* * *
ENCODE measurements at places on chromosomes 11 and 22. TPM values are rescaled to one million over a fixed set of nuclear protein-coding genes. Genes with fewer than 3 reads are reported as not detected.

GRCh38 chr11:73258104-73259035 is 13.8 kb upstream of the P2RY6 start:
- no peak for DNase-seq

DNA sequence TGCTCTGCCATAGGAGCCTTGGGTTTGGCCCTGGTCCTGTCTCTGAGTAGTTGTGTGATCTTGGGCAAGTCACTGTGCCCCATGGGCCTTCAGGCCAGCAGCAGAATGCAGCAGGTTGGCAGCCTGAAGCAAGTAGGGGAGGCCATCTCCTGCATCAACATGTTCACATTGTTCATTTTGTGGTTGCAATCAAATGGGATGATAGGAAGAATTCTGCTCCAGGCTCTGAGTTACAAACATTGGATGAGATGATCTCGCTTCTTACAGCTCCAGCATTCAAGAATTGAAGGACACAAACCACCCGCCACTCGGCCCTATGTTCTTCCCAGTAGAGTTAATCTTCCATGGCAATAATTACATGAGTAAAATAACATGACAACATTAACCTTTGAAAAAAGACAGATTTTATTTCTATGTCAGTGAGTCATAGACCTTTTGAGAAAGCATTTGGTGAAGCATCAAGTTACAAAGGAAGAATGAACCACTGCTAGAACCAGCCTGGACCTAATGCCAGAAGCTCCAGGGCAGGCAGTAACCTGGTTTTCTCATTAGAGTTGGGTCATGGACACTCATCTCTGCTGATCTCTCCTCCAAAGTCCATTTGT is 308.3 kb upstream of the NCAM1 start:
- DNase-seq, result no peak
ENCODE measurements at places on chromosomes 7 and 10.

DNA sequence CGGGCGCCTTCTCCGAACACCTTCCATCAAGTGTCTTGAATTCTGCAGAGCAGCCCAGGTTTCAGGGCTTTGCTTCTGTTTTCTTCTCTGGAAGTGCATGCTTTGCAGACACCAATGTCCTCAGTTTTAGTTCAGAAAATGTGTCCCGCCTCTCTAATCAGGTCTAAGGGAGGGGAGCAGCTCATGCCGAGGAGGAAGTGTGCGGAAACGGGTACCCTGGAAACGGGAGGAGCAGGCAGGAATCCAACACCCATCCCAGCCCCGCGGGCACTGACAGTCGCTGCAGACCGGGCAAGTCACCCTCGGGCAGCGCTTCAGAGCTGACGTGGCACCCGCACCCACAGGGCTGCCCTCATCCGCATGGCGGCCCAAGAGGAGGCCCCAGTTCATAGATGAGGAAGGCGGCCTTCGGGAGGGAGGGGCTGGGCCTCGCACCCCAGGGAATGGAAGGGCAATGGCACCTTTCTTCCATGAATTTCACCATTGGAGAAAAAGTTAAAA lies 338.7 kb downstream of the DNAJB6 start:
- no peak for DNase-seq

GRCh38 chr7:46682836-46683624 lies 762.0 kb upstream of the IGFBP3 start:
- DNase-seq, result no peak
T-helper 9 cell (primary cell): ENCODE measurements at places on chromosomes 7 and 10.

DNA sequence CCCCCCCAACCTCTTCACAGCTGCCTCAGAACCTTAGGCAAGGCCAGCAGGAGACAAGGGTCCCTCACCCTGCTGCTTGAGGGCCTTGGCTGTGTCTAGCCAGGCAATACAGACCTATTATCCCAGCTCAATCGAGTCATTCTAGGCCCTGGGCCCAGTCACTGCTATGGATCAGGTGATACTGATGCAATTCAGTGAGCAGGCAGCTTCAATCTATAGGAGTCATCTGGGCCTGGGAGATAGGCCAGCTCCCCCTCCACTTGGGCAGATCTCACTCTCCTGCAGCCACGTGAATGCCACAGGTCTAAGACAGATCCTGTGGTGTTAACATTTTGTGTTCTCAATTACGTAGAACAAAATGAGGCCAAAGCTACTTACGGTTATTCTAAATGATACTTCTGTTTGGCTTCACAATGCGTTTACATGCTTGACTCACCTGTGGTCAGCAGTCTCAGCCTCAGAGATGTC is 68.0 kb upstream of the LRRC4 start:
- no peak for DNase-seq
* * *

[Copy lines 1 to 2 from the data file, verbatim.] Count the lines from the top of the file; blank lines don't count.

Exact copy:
ENCODE measurements at places on chromosomes 11 and 22. TPM values are rescaled to one million over a fixed set of nuclear protein-coding genes. Genes with fewer than 3 reads are reported as not detected.

GRCh38 chr11:73258104-73259035 is 13.8 kb upstream of the P2RY6 start: